Despite all the happy talk about Obama emanating from Israeli sources at AIPAC, Prime Minister Netanyahu understands that a policy of waiting for the U.S. to take action on Iran is tantamount to a decision to sit back and wait for Tehran to announce it has a bomb. Though there is no telling yet what Netanyahu’s decision on striking Iran may turn out to be, Israel’s friends can take little comfort from the president’s speech.

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J Street Spin Can’t Obscure Obama’s Jewish Vote Troubles

The left-wing J Street lobby has failed to gain much traction on Capitol Hill in its four years of existence. So it was hardly surprising that it would attempt to gain some publicity on the eve of the annual conference of AIPAC, the organization it once hoped to supplant. The group released a memo by its pollster Jim Gerstein that, it claims, debunks the notion that President Obama is in any danger of losing his stranglehold on the Jewish vote this fall.

Gerstein’s numbers and analysis are, however, merely a rehashing of much of what we already knew about the Jewish vote. It also largely mischaracterizes the debate about the issue. No one is disputing that Obama or any Democrat with a pulse will get a majority of Jewish votes in 2012. But neither is there much doubt that there is much chance that he will not get the same 78 percent of Jewish support that he got in 2008. The question is, after three years of distancing himself from Israel and engaging in disputes with the Jewish state, how big will be the drop off this year? The jury is obviously still out on that, but Gerstein’s assumption that it will not be much seems unfounded. Equally unreliable, as well as telling, is his argument that few Jews vote on the basis of U.S. policy toward Israel. Given the all-out charm offensive that the Obama administration has been directing toward Jewish voters in the last few months — which will reach another crescendo today as President Obama addresses the AIPAC Conference — it would seem the White House has a different view of the question than its J Street idolaters.

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The left-wing J Street lobby has failed to gain much traction on Capitol Hill in its four years of existence. So it was hardly surprising that it would attempt to gain some publicity on the eve of the annual conference of AIPAC, the organization it once hoped to supplant. The group released a memo by its pollster Jim Gerstein that, it claims, debunks the notion that President Obama is in any danger of losing his stranglehold on the Jewish vote this fall.

Gerstein’s numbers and analysis are, however, merely a rehashing of much of what we already knew about the Jewish vote. It also largely mischaracterizes the debate about the issue. No one is disputing that Obama or any Democrat with a pulse will get a majority of Jewish votes in 2012. But neither is there much doubt that there is much chance that he will not get the same 78 percent of Jewish support that he got in 2008. The question is, after three years of distancing himself from Israel and engaging in disputes with the Jewish state, how big will be the drop off this year? The jury is obviously still out on that, but Gerstein’s assumption that it will not be much seems unfounded. Equally unreliable, as well as telling, is his argument that few Jews vote on the basis of U.S. policy toward Israel. Given the all-out charm offensive that the Obama administration has been directing toward Jewish voters in the last few months — which will reach another crescendo today as President Obama addresses the AIPAC Conference — it would seem the White House has a different view of the question than its J Street idolaters.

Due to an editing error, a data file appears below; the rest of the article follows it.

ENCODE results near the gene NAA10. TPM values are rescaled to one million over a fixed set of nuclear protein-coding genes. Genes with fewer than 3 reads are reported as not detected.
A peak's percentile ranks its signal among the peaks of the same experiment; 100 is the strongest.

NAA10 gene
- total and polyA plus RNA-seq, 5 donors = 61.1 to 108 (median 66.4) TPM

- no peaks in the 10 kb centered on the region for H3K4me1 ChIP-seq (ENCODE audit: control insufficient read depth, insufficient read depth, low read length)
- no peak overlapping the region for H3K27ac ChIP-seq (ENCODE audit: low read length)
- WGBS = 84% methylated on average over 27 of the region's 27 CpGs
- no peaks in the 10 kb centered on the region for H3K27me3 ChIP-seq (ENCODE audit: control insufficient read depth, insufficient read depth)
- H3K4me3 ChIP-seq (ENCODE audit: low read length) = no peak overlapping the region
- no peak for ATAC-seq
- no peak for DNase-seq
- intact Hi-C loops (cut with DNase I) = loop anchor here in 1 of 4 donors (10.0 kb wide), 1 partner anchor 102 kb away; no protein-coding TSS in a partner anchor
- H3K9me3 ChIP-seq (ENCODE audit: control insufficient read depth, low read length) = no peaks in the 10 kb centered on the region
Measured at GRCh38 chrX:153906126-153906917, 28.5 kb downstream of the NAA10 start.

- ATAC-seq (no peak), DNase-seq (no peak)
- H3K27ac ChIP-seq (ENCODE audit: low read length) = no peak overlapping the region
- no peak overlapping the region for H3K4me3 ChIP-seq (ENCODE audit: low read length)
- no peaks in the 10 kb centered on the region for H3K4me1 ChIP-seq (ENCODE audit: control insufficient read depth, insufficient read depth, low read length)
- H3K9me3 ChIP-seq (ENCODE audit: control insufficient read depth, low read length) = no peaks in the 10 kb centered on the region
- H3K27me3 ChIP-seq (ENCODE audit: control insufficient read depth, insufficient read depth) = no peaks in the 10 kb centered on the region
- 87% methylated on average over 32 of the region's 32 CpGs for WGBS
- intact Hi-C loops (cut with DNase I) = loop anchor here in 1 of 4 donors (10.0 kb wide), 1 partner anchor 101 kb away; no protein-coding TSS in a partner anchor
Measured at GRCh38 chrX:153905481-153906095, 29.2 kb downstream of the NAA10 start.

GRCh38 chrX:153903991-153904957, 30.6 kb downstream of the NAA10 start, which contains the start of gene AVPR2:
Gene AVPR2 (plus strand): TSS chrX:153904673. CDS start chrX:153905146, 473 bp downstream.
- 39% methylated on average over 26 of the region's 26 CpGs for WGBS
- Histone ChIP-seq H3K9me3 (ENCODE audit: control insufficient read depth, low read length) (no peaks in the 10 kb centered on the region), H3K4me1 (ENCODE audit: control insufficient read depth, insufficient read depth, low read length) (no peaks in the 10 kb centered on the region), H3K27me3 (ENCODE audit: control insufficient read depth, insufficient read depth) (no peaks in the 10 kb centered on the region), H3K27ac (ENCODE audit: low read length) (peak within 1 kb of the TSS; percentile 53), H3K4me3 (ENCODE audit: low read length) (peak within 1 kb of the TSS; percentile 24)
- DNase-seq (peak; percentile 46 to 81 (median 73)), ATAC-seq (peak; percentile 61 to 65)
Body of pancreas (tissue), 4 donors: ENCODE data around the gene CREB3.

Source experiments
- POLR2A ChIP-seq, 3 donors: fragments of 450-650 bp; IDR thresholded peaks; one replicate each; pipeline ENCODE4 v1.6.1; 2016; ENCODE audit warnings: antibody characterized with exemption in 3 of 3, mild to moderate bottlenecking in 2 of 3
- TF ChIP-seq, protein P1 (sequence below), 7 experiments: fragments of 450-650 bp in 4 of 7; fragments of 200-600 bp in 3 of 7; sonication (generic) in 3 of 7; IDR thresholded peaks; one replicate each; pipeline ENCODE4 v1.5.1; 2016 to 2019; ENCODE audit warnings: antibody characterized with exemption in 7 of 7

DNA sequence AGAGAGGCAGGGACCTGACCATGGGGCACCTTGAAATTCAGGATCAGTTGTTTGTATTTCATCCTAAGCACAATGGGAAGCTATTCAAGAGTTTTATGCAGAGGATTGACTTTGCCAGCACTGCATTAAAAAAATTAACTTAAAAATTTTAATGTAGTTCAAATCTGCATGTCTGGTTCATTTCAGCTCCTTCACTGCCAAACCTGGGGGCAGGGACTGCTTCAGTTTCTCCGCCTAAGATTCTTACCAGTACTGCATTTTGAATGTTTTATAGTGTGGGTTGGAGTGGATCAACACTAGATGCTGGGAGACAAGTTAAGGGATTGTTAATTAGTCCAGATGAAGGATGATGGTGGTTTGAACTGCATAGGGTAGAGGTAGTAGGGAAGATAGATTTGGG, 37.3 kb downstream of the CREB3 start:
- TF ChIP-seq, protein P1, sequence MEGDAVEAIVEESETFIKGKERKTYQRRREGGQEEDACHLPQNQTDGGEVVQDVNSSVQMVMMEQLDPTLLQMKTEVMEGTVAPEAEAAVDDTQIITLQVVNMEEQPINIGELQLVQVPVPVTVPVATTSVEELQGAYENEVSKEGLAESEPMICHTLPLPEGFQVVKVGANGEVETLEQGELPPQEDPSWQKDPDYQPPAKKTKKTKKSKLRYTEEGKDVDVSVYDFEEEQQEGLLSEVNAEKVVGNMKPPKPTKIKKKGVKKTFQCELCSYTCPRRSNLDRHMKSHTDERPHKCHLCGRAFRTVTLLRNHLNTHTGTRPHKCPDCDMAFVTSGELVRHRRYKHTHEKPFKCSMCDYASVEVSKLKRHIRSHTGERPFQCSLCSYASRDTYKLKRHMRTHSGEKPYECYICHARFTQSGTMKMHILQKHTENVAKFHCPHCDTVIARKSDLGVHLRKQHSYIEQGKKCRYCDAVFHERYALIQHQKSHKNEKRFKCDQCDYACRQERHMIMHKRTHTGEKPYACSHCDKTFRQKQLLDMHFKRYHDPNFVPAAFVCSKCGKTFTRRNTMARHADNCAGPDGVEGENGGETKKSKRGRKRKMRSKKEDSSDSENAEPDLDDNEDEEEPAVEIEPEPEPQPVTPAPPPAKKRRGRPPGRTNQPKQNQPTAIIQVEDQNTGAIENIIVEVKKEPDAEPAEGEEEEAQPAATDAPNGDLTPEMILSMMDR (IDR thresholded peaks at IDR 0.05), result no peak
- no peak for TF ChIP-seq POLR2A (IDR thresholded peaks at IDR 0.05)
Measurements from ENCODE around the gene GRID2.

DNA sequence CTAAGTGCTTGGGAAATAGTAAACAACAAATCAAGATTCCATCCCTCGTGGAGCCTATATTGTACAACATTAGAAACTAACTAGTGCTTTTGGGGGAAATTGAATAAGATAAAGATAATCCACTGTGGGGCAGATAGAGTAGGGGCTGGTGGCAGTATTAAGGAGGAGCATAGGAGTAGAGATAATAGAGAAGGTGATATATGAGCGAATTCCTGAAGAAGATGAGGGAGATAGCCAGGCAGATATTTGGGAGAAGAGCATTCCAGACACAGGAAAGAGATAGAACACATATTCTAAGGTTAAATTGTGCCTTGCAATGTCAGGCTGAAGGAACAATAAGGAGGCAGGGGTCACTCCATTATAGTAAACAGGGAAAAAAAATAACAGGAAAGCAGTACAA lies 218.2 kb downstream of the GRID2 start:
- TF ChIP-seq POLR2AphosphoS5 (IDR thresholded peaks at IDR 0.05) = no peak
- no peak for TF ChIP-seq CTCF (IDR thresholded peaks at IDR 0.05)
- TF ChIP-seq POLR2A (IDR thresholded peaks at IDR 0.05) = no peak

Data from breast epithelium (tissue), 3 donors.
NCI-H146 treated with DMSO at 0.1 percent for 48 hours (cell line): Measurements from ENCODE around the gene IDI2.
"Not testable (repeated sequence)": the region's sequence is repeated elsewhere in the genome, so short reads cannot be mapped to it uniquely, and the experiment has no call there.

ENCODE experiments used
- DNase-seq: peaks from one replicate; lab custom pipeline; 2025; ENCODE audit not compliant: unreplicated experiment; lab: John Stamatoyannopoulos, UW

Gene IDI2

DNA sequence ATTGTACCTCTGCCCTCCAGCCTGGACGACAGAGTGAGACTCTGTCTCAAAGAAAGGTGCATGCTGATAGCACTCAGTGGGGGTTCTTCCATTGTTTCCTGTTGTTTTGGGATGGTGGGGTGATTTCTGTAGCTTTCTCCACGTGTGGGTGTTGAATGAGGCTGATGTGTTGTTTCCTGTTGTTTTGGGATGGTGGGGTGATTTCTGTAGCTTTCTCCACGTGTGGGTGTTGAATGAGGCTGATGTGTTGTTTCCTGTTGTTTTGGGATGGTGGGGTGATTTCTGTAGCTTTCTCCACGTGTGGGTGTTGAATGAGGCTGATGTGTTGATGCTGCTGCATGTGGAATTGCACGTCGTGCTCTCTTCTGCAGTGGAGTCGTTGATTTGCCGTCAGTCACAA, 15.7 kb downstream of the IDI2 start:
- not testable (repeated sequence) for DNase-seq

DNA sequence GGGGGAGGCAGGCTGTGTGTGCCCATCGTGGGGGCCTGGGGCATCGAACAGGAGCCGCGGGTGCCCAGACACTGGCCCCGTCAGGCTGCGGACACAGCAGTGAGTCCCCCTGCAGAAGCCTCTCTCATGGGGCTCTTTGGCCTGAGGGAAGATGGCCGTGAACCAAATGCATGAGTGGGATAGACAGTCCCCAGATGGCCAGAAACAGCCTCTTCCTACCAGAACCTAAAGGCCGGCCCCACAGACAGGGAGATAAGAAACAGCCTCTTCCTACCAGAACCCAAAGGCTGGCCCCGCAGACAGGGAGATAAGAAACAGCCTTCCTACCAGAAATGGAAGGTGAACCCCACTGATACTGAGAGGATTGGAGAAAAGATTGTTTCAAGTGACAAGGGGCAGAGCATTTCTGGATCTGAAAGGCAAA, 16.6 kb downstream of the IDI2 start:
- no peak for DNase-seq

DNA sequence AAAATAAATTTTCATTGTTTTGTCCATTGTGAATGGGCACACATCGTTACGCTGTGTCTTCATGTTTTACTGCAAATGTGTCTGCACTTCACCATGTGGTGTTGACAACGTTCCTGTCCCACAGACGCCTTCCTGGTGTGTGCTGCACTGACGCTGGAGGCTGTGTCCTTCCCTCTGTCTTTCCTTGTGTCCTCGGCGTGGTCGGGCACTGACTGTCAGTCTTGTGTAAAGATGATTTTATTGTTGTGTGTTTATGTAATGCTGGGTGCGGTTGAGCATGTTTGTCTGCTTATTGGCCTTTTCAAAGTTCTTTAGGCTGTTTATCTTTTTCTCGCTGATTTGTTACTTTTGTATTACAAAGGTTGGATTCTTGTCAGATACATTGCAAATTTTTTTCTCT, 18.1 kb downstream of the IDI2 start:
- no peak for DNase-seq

One of the main fallacies in Gerstein’s memo seems to be his assertion that the Republicans are unlikely to do better in 2012 with Jewish voters than they did in their 2010 midterm landslide. Gerstein rightly says that the Democrats held most of the Jewish vote in 2010 even as they were getting slaughtered nationally. But the 2010 ballot was largely a referendum on Obama’s domestic policies like ObamaCare that were far more popular among Jews than among the general population. The presidential vote this year will provide pro-Israel Jewish moderates and Democrats an opportunity to register their dismay at Obama’s attitude toward Israel prior to his re-election campaign. Though he attempts to ignore data that contradicts his predictions, such as the Pew Research Study that showed a dramatic decline in Jewish affiliation toward the Democrats in the last four years, the administration’s obvious concern about the Jewish vote this year belies Gerstein’s false optimism on this score.